Oakland’s bullpen wasn’t much better, tacking on another three runs in the next couple innings after Fiers’ departure. However, they got some help at the end from an unlikely source.

With the game already out of hand in the ninth, the A’s turned to Morales to finish out the day. The 35-year-old slugger made the second pitching appearance of his MLB career, after throwing an inning last summer, coincidentally for the Blue Jays against the A’s. This time he navigated around a single, a pair of walks, and a hit batsman to allow only one run to his former teammates, becoming the 13th Oakland position player ever to pitch and the first since outfielder Jake Smolinski last June.

“He knows his way around a baseball field,” said Melvin of the veteran Morales. “He knows what he’s doing out there. He’s been a nice resource for the guys, too.”

Morales threw 18 pitches overall, mostly between 81-85 mph, and Statcast registered each one as a slider. Morales told a different story, though.

“No, didn’t throw a single slider,” said Morales through an interpreter. “Just regular fastballs. The speed gun wouldn’t register my slider.”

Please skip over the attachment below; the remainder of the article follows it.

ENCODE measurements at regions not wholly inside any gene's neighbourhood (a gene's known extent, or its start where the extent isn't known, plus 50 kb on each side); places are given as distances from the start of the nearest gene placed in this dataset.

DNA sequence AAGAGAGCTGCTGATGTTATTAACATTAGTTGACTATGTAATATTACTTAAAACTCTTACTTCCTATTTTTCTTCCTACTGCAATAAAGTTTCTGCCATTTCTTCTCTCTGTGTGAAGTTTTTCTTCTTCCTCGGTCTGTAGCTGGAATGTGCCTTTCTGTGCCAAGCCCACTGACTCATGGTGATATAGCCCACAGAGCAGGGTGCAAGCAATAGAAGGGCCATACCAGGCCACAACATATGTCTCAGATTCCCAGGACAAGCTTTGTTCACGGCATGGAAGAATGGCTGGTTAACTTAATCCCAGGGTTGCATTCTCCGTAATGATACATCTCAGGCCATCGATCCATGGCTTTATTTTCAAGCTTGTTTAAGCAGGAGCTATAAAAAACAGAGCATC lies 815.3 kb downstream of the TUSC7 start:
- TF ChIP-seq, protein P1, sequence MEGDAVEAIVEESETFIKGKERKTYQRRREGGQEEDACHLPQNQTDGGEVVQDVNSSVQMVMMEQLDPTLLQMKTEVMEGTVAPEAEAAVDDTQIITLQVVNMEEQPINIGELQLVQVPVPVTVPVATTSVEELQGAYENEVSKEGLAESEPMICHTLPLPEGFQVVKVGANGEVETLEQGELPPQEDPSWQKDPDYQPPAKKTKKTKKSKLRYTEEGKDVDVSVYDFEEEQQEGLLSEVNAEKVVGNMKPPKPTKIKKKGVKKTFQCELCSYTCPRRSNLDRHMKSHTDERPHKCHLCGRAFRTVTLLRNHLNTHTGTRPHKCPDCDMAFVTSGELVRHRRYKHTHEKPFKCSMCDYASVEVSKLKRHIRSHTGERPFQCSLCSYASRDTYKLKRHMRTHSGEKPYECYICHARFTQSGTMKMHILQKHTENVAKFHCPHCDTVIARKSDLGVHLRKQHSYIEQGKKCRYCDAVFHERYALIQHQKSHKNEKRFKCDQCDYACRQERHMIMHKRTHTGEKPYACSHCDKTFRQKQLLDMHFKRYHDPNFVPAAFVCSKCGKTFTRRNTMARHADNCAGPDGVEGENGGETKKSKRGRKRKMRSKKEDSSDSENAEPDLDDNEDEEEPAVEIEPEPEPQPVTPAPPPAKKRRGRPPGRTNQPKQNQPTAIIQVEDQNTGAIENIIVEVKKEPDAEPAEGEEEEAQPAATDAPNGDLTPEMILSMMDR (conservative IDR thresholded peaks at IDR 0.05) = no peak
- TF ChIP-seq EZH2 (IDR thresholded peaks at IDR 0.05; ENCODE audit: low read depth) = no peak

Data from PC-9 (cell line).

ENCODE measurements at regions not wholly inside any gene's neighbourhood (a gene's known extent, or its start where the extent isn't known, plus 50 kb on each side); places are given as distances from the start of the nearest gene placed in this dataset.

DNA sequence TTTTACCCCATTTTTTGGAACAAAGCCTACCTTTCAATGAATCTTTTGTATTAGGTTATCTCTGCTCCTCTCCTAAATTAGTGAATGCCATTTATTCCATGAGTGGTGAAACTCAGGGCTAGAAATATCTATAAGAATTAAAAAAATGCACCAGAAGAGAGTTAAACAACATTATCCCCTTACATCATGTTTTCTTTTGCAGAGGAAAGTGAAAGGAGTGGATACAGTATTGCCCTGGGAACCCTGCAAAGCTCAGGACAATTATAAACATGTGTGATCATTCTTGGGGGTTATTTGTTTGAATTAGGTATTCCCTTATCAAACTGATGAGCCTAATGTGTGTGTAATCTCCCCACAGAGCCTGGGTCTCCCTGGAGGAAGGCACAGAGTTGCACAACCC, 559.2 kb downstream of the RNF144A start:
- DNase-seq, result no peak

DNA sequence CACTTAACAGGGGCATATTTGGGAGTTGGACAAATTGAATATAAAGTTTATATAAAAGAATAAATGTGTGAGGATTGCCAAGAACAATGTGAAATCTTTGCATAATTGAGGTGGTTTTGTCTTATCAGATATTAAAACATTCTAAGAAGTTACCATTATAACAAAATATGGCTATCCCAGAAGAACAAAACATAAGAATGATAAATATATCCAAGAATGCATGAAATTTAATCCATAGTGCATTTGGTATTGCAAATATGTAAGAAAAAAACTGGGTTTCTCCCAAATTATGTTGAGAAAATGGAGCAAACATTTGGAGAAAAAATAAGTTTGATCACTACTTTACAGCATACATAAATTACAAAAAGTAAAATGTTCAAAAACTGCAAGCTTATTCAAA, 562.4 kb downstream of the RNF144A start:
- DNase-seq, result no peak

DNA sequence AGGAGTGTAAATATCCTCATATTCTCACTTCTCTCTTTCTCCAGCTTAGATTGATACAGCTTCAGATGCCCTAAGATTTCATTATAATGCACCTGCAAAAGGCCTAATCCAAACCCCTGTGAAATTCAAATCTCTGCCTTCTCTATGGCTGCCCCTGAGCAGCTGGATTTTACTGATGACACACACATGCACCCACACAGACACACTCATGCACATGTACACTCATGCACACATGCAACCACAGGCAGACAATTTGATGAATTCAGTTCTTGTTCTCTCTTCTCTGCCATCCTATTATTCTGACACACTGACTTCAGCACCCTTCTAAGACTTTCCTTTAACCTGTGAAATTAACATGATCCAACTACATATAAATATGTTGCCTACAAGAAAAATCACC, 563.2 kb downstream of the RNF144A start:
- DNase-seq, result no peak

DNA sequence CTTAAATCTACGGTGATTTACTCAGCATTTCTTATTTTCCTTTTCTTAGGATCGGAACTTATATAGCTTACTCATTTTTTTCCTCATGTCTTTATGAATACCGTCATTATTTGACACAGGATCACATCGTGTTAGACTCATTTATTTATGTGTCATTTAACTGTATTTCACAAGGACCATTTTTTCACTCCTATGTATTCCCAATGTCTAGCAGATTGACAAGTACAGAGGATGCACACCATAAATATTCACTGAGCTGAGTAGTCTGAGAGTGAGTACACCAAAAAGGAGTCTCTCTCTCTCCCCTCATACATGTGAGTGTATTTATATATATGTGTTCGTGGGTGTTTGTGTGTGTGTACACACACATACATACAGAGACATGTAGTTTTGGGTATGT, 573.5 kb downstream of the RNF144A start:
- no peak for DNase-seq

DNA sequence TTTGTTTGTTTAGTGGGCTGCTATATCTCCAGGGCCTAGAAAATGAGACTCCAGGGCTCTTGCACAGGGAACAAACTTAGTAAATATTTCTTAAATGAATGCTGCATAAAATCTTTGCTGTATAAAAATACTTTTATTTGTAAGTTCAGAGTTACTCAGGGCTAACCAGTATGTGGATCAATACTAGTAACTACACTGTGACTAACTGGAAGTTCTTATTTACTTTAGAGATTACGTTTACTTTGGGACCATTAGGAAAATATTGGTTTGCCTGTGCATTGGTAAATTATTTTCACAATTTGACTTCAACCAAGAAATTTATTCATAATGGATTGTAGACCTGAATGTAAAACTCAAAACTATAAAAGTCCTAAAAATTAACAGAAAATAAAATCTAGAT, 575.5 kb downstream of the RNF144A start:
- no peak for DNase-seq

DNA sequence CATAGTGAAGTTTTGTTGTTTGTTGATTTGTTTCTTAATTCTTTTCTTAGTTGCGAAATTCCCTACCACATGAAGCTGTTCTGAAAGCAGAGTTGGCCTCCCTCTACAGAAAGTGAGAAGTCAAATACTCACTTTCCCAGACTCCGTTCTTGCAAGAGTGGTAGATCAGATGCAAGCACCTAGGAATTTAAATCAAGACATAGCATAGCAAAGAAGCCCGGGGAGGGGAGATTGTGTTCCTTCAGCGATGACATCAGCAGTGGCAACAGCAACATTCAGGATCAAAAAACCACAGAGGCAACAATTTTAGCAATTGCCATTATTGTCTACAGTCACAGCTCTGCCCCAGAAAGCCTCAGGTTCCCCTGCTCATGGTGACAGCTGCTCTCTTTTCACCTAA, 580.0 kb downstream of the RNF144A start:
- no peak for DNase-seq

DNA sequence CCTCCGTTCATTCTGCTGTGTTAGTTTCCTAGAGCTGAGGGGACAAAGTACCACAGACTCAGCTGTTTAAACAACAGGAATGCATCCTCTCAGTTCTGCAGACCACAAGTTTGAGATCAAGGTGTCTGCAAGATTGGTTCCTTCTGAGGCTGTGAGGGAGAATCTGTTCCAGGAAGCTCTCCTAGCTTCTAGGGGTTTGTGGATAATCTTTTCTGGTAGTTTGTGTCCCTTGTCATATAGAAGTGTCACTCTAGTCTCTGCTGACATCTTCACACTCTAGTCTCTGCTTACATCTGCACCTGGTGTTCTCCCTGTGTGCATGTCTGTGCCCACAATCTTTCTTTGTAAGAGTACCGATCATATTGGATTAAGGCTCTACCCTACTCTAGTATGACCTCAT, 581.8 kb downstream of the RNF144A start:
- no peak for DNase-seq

On the offensive side of the ball, the A’s were silent from wire to wire. Chapman notched a pair of hits on his bobblehead day, but even then he was picked off first base after one of them. That baserunning miscue ended the third inning, and after that the next dozen Oakland batters were retired in order. The A’s didn’t cross the plate until earning a meaningless run in the ninth on a sacrifice fly by Mark Canha.

Toronto even worked through some bad fortune of their own. After catcher Luke Maile caught Chapman straying too far from first base, starting pitcher Matt Shoemaker helped his infielders execute the subsequent rundown. However, just as Shoemaker tagged Chapman, he landed wrong on his left knee and eventually fell to the ground in obvious pain and frustration. Sam Gaviglio relieved him and threw four perfect innings to earn the win.

“We’ve been stagnant,” said Melvin. “It hasn’t just been on the pitching end. We have not swung the bats well. Houston pitched us really tough, [Blue Jays’ Friday starter Marcus] Stroman was really tough again yesterday. You get tired of saying everybody’s tough, so, Shoemaker comes out of the game and we still don’t do much after that. So we have to get on a little better roll offensively.”